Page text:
I consulted a friend and coach colleague named Stacey Vornbrock, owner of Breakthrough Performance.net. Stacey is a psychotherapist, best known for her work with professional and amateur athletes. She teaches them how to release their emotional blocks at the cellular level using EFT. When she was a guest on my radio show last year, she explained how we can become addicted to our own negative emotions, Remembering that discussion with Stacey, I knew that she was someone who could help me.

When I finally confided in Stacy, she suggested that I avoid the tendency to label myself as a person with a debt problem and instead look at the emotions that had fueled my urges to shop and overeat.

She suggested to look at the loss of the money as an example of grace in my life; an opportunity to create a profound shift in my marriage and shake things up by reopening the channels of communication with my husband. she also suggested that I look at all the sources of stress in my life that kept me feeling distant from Angel.

I felt very much at peace with her advice and I was open to accept whatever came next.

Facing my fear

The following day I finally gathered up the guts to confront Angel, feeling certain that my admission would hammer the final nail in the coffin and kill our marriage.

Shaking with fear, I approached Angel and told him what had happened and to my shock and amazement, he didn’t react in anger. He was kind and understanding and loving. For the first time in months we were able to talk again. Since then we’ve grown even closer because I’ve been continuing to work on all the things that have kept our marriage so stressed.

That experience taught me a very valuable lesson about the power of our stories and what we tell ourselves every day. I’ve since been telling myself some new stories that have helped to create a lot more joy and connection with my husband and best of all, myself. As a result of changing my story, I decided to get really serious about being more healthy. I realized that the best way I could love myself fully is to live longer and happier and to stop being afraid of what is.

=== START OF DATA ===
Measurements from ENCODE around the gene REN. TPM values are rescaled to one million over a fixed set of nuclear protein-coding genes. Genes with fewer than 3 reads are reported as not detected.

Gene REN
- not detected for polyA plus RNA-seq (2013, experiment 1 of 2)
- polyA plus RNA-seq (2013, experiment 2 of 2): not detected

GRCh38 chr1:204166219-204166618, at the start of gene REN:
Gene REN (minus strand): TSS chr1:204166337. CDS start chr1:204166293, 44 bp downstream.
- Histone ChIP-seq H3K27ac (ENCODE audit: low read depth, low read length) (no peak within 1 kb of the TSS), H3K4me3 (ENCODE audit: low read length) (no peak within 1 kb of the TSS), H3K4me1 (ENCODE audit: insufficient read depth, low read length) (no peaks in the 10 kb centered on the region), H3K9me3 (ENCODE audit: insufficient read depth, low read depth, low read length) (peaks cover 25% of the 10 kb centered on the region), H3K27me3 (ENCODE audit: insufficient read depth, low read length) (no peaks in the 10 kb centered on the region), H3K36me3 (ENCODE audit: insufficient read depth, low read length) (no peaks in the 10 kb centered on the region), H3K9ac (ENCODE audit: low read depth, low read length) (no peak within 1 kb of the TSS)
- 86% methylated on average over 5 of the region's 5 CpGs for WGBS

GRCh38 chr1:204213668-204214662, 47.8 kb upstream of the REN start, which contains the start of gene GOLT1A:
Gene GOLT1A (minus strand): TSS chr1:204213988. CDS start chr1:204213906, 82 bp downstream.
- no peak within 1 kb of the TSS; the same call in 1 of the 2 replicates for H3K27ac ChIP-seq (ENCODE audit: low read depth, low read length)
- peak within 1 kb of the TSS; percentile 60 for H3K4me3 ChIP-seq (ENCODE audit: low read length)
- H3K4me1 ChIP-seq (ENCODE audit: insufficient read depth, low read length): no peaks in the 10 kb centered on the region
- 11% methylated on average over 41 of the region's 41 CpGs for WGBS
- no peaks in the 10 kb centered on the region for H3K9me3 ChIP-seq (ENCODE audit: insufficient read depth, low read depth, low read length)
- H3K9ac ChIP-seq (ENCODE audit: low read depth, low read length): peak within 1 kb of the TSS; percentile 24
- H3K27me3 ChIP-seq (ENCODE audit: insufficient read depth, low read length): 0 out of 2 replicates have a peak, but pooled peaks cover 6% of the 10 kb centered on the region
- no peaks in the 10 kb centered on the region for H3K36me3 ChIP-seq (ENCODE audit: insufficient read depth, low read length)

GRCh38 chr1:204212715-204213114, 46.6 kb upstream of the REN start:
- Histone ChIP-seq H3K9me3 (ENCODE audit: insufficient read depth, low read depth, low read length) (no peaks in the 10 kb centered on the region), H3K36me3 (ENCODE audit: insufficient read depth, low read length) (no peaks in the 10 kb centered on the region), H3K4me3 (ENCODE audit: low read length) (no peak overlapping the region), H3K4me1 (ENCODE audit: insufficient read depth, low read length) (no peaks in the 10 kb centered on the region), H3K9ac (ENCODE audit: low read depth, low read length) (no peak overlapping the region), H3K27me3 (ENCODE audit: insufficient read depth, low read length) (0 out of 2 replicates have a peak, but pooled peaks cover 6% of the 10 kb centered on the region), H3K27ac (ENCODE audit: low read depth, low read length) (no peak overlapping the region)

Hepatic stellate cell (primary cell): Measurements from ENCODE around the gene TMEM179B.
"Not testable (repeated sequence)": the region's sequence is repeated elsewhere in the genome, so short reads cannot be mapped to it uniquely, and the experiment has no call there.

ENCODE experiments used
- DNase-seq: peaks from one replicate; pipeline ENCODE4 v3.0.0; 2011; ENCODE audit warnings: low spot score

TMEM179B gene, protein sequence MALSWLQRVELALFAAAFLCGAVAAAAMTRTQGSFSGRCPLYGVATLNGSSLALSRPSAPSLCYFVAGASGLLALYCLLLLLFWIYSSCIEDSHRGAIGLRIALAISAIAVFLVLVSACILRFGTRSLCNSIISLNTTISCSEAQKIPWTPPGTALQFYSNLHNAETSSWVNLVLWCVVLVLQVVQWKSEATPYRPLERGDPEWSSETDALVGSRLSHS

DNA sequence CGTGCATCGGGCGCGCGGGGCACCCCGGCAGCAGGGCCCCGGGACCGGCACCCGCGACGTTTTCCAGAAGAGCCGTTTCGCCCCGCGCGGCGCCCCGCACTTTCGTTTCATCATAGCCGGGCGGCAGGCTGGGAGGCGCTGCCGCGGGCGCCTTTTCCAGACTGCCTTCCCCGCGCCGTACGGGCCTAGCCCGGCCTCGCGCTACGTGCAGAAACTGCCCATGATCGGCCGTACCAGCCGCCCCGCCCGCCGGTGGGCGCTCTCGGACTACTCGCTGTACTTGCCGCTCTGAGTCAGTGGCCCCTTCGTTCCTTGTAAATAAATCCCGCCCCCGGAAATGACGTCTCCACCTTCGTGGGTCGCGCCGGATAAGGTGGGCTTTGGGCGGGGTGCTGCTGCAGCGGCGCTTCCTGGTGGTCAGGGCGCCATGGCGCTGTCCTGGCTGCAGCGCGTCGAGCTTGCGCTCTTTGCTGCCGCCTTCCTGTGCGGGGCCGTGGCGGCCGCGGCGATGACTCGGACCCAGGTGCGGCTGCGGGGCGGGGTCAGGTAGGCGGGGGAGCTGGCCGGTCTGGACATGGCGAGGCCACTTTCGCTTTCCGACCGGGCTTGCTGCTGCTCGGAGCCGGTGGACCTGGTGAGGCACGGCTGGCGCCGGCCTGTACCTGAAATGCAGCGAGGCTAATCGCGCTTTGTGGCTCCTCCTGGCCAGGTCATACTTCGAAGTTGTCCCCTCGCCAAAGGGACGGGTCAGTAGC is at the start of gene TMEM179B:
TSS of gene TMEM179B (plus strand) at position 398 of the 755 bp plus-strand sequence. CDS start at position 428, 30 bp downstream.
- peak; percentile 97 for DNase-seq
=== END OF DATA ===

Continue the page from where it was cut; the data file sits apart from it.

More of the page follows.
Making Changes to Control what I can

I’ve since gone to see my doctor about the chest pains, have been working out consistently and I’ve changed my way of eating to minimize blood sugar spikes, thanks to the support of working with my friend and nutritionist, Susan L. Holmberg. Every day I’m continuing to break new ground in facing my fears using tapping. As I’ve worked to reinvent my body and minimize stress in my life, my chest pains have disappeared.

But my real healing began when I decided to forgive myself for all the things I did to contribute to my own hurting, overspending, breaking promises, avoiding my responsibilities, being hateful, resenting my weakness, blaming, using food to stuff my anger and building walls to keep people out.

Looking back on that frigid time in my life, I see that my oversensitivity toward Angel’s anger and my self-abusive behavior was really just a numbing distraction protecting me from feeling my own raw feelings. There was a lot of situations that I had been trying to avoid facing.

The truth is I was deeply grieving the loss of my house. I was also anticipating the very worst case scenario of being an empty nester, newly separated from my daughter who is now a new student at the Culinary Institute of America. Perhaps the biggest and most profound change I made was using tapping to release the hurt and anger that I felt around my father’s rejection and our estrangement. Since doing that, I no longer feel fearful when Angel gets angry.

Now that I’m able to recognize that my fears were unfounded, I can see how I created so much of my own misery by continuing to stir the pot of pain by talking about and thinking about worst case scenarios.

I also realize that rather than pointing a finger of blame at Angel and telling him not to be so angry is a waste of my precious time. He has every right to be angry and so do I. There were unjustices and painful consequences connected to our losses. The difference is now I am willing to embrace my anger and give it room to breathe so that I can finally feel safe in letting it go. I notice that as I release my anger, his complaining and upset doesn’t feel so intimidating. In fact all the intensity of Angel’s anger has disappeared since I’ve faced my own anger issues. I sometimes wonder–Could he have been acting as the mirror showing me how I could face my own anger?

Those tough times taught me a lot of precious lessons. Here’s what I learned from the experience:

If you’re not actively working to change your story, your past will claim your future.

Since I’ve taken steps to be more proactive in creating more intentional ways to express myself, and receive the love of my family and friends again, I’ve been a lot more at peace with letting go of things that are beyond my control.

What kinds of stories are you telling yourself?

Andrea Amador, The Juicy Woman, fear, beliefs, self-esteem, body acceptance,